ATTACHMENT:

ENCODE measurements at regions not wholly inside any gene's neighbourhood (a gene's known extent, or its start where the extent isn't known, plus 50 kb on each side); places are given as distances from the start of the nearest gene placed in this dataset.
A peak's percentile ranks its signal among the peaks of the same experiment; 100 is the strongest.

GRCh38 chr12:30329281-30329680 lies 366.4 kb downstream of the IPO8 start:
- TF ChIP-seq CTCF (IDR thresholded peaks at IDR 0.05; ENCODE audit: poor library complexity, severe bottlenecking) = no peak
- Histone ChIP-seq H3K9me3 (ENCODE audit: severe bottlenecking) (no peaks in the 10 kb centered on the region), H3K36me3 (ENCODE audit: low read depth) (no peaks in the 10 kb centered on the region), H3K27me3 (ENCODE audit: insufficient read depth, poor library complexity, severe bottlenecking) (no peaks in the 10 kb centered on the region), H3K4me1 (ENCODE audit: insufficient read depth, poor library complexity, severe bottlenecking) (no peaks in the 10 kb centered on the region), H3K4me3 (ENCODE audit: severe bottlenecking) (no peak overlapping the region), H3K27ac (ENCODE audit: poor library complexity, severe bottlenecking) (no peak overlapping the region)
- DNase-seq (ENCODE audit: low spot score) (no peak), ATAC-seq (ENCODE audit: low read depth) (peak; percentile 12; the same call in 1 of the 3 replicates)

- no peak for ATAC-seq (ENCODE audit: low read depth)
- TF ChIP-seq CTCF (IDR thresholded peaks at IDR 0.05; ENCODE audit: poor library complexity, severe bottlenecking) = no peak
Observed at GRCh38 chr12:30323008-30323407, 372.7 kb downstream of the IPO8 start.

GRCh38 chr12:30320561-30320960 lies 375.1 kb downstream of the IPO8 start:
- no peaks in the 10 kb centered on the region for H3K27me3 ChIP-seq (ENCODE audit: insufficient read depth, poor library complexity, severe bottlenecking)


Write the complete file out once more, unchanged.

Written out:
ENCODE measurements at regions not wholly inside any gene's neighbourhood (a gene's known extent, or its start where the extent isn't known, plus 50 kb on each side); places are given as distances from the start of the nearest gene placed in this dataset.
A peak's percentile ranks its signal among the peaks of the same experiment; 100 is the strongest.

GRCh38 chr12:30329281-30329680 lies 366.4 kb downstream of the IPO8 start:
- TF ChIP-seq CTCF (IDR thresholded peaks at IDR 0.05; ENCODE audit: poor library complexity, severe bottlenecking) = no peak
- Histone ChIP-seq H3K9me3 (ENCODE audit: severe bottlenecking) (no peaks in the 10 kb centered on the region), H3K36me3 (ENCODE audit: low read depth) (no peaks in the 10 kb centered on the region), H3K27me3 (ENCODE audit: insufficient read depth, poor library complexity, severe bottlenecking) (no peaks in the 10 kb centered on the region), H3K4me1 (ENCODE audit: insufficient read depth, poor library complexity, severe bottlenecking) (no peaks in the 10 kb centered on the region), H3K4me3 (ENCODE audit: severe bottlenecking) (no peak overlapping the region), H3K27ac (ENCODE audit: poor library complexity, severe bottlenecking) (no peak overlapping the region)
- DNase-seq (ENCODE audit: low spot score) (no peak), ATAC-seq (ENCODE audit: low read depth) (peak; percentile 12; the same call in 1 of the 3 replicates)

- no peak for ATAC-seq (ENCODE audit: low read depth)
- TF ChIP-seq CTCF (IDR thresholded peaks at IDR 0.05; ENCODE audit: poor library complexity, severe bottlenecking) = no peak
Observed at GRCh38 chr12:30323008-30323407, 372.7 kb downstream of the IPO8 start.

GRCh38 chr12:30320561-30320960 lies 375.1 kb downstream of the IPO8 start:
- no peaks in the 10 kb centered on the region for H3K27me3 ChIP-seq (ENCODE audit: insufficient read depth, poor library complexity, severe bottlenecking)